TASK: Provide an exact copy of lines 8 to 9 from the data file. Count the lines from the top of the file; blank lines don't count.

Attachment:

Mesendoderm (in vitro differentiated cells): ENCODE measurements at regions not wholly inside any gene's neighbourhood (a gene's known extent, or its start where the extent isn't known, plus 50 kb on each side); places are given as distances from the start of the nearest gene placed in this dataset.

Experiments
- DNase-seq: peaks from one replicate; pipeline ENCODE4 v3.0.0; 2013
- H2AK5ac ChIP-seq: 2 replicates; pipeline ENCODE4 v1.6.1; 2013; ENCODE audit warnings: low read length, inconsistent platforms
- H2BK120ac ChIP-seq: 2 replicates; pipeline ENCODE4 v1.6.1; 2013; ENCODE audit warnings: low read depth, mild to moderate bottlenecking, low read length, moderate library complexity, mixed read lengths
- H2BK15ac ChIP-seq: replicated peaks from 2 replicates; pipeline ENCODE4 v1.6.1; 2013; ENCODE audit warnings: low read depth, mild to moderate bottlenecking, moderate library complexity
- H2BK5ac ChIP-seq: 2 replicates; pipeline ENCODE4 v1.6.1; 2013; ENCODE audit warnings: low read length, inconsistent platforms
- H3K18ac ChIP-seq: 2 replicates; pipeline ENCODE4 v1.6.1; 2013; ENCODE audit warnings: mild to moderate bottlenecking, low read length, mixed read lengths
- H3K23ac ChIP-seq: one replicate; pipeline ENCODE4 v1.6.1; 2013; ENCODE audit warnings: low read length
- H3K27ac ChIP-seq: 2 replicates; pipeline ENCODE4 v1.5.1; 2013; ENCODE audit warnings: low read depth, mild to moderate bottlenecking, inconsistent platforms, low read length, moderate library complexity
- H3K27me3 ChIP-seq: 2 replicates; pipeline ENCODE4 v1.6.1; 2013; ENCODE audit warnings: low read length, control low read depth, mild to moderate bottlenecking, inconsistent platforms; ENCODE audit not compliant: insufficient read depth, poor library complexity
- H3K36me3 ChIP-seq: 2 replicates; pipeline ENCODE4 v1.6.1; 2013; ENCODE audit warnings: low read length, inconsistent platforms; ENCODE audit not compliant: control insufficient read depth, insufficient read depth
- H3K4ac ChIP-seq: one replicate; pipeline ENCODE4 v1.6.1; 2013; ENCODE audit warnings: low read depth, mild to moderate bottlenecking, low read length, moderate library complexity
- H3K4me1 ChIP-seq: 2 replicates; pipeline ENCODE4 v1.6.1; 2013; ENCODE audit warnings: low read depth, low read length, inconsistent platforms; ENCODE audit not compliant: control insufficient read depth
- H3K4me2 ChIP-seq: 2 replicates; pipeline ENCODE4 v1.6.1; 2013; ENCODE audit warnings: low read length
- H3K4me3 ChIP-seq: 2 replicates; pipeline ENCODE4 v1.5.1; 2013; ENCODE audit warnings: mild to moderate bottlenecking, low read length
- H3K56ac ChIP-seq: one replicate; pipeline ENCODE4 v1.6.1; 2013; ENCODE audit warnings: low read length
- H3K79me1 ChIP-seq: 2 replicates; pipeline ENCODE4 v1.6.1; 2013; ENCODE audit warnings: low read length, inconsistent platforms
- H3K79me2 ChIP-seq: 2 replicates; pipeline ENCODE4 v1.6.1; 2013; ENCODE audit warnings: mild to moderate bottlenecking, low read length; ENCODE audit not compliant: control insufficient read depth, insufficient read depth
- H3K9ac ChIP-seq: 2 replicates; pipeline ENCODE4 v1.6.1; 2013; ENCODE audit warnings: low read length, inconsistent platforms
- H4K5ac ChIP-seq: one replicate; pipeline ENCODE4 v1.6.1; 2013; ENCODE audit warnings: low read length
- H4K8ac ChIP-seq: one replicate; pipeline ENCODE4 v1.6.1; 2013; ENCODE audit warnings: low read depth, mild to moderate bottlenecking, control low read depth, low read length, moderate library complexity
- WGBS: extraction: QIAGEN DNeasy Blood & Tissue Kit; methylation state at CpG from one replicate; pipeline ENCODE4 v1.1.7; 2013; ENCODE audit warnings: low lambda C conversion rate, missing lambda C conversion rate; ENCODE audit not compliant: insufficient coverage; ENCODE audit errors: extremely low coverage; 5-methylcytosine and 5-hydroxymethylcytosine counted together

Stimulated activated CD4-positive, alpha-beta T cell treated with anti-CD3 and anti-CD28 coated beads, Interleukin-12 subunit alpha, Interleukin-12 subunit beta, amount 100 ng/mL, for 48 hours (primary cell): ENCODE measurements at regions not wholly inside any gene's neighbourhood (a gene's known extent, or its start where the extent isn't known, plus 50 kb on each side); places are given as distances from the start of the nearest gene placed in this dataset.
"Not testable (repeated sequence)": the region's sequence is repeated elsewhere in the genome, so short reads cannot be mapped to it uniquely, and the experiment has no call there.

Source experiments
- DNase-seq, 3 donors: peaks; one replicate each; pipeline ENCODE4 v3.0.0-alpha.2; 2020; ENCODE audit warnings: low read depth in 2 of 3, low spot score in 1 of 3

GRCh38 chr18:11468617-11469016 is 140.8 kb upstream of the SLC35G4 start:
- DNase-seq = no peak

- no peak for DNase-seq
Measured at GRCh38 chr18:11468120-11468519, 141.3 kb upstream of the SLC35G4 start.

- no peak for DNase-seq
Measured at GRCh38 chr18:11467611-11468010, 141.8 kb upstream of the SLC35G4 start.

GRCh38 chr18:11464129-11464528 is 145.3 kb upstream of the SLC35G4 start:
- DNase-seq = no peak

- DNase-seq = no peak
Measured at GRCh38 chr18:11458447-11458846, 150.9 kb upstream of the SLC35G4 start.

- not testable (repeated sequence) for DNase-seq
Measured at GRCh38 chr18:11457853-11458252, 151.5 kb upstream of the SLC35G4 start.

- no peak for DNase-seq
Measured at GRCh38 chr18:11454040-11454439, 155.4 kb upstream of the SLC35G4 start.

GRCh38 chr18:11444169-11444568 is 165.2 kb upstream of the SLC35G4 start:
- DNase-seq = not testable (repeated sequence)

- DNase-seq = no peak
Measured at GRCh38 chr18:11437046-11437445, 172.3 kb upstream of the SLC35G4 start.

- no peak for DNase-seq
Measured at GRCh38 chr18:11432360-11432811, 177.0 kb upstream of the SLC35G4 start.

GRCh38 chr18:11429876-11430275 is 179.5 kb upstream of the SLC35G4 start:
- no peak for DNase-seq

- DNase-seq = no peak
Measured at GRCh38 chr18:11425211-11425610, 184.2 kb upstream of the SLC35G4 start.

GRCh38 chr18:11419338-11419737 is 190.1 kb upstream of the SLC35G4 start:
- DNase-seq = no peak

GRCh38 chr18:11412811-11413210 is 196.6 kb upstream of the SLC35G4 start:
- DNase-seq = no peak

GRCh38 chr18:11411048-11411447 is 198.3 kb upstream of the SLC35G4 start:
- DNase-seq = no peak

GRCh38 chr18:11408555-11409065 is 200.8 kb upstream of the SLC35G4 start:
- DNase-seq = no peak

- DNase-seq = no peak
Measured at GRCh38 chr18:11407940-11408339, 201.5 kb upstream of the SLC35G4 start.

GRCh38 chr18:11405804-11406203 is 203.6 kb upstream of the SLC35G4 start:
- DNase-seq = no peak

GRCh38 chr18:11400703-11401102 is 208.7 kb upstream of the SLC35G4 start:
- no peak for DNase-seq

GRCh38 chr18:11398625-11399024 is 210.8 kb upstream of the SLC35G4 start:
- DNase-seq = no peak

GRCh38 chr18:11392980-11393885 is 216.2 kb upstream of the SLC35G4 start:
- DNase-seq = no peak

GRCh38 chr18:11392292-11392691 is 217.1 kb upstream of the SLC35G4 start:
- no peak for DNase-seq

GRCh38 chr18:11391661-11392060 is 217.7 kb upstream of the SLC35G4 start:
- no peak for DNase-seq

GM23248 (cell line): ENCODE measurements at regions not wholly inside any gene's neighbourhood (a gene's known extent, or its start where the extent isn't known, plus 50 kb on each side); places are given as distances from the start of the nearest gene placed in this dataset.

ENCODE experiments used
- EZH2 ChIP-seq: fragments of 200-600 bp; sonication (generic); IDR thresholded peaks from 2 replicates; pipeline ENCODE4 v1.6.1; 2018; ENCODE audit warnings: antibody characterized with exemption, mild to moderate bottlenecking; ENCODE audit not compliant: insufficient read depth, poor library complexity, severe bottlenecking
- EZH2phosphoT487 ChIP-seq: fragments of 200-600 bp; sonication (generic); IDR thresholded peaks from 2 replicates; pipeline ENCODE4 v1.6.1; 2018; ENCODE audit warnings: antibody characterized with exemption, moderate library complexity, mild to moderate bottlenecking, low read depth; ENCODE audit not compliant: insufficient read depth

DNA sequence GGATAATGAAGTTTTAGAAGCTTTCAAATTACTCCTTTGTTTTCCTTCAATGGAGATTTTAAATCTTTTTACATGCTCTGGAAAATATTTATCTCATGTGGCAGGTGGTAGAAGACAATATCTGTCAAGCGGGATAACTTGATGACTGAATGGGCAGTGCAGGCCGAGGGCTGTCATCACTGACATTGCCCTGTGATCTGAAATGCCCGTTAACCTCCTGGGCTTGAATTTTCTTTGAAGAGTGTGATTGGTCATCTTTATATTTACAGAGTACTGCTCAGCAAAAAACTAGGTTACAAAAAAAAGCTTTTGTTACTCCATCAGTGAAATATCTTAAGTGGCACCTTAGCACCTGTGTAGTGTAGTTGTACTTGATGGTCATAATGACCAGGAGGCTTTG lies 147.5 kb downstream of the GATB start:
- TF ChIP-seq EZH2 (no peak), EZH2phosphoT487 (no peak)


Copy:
- H3K18ac ChIP-seq: 2 replicates; pipeline ENCODE4 v1.6.1; 2013; ENCODE audit warnings: mild to moderate bottlenecking, low read length, mixed read lengths
- H3K23ac ChIP-seq: one replicate; pipeline ENCODE4 v1.6.1; 2013; ENCODE audit warnings: low read length